# Four dimensional chess?

My two-year Y!A anniversary, celebrated again with a new question: For a few months now I've been developing a chess variant which involves four spatial dimensions. I've finally gotten around to typing up a few notes on it and making a couple of diagrams if you're... show more My two-year Y!A anniversary, celebrated again with a new question:

For a few months now I've been developing a chess variant which involves four spatial dimensions. I've finally gotten around to typing up a few notes on it and making a couple of diagrams if you're interested:
http://my.ilstu.edu/~bmreini/Chess-basic...

My main question is, does the idea of 4D chess interest you? If so, then please have a read through the pdf. I've left quite a bit out really, particularly toward the end, so if you notice something interesting or have a comment, make a note of it here. [That's what my best answer criteria is for now.]

You'll notice I don't pick a solution for the slippery king; which one do you like? Do you have another suggestion? My main objective over the next few months is to decide on one central ruleset, which will be dubbed "TessChess" -- as in tesseract chess; "chesseract" is already taken by another supposedly 4D game -- and any other notable rules will be variants thereof in my mind.

Thanks!

[I've asked this in both the Mathematics section and the Board Games section, to get an impression on whether this is more a chess-players game or a mathematician's one.]
Update: sorry for the link, I guess it's too long for Y!A; it's
http://my.ilstu.edu/~bmreini/ Chess-basicmath.pdf
without the space in the URL.

and I do mean 4D, not 3D.
Update 2: For those who think this is impossible except by computer mediation, I should mention I had an almost weekly game last semester. I know that (particularly at first) it sounds absurd, but after one or perhaps two games you get a good intuition for the game. I've introduced it to several non-math/science people... show more For those who think this is impossible except by computer mediation, I should mention I had an almost weekly game last semester. I know that (particularly at first) it sounds absurd, but after one or perhaps two games you get a good intuition for the game. I've introduced it to several non-math/science people and they've grasped it fairly well.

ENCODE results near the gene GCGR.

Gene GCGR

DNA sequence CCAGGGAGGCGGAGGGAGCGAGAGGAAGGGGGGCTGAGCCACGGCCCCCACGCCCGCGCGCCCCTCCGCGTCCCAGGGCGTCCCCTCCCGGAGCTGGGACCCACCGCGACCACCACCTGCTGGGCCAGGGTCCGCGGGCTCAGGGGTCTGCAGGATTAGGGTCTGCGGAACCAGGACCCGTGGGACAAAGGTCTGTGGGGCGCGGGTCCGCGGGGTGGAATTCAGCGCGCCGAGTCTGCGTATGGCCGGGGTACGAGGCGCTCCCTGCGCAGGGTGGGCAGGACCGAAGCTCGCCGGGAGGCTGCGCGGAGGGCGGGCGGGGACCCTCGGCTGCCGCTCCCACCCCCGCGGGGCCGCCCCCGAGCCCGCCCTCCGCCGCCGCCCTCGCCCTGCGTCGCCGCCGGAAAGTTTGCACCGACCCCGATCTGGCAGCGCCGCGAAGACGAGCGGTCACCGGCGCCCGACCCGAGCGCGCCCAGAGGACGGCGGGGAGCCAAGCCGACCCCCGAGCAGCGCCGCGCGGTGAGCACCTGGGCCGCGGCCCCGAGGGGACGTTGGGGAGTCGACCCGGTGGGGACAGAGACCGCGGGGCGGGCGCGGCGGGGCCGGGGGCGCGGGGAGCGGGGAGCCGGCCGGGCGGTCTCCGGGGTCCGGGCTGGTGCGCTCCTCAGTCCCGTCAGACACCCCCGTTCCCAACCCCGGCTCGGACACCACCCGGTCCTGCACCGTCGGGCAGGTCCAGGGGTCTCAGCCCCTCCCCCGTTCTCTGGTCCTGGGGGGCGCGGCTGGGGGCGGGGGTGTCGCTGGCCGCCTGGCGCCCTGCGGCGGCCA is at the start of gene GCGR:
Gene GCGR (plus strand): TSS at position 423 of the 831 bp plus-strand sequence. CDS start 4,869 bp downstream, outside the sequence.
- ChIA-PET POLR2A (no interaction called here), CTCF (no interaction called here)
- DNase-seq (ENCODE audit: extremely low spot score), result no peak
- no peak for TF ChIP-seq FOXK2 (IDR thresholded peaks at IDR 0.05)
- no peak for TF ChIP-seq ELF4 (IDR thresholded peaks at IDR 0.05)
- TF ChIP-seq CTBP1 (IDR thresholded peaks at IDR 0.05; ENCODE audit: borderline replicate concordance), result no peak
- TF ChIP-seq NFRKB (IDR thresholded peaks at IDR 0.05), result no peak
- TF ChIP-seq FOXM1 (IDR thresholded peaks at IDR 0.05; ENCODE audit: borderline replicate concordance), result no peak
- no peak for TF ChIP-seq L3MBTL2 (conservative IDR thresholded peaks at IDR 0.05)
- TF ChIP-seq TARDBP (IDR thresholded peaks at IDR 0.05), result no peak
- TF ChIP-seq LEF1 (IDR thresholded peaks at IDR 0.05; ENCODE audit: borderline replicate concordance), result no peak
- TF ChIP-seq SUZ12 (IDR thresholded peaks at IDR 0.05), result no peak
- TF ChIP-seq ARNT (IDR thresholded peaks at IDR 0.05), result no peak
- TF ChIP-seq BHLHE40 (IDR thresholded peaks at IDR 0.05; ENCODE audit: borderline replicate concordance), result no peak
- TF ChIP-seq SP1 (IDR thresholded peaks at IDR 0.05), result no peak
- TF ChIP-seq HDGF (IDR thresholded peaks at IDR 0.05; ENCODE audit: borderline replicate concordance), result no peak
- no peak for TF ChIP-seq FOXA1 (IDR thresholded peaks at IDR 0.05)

I am working on a computer-based version of it though; I have a basic Java program from Sphinx chess, and plan on editing it into my rules, but am not presently well-versed in Java...

If you find yourself intrigued enough, and have someone else willing to play, there is a \$4 solution: four chessboards from a dollar store, cut into quarters, and laid out as suggested in the pdf.

(And as I've realized it was me and not Y!A which broke the link, here's one which you can simply click, and not mess with pasting into your browser:
http://my.ilstu.edu/~bmreini/Chess-basic...
)
Update 3: I thought you might notice that I didn't mention anything about the original setup. In particular, bishops all are stuck on one color, which seems unsavory. We're still playing around with different setups, but this one has a very good level of mutual protection among the pieces. Also, I've... show more I thought you might notice that I didn't mention anything about the original setup. In particular, bishops all are stuck on one color, which seems unsavory. We're still playing around with different setups, but this one has a very good level of mutual protection among the pieces.

Also, I've recently realized that a king+queen can checkmate a lone king. Not quite as good as a king+rook being able to do it, but it makes it a bit nicer than it first appears to have a king with up to 80 moves.

As I make updates to the paper(s) they'll make their way to that link, at least until my university site is shut down.
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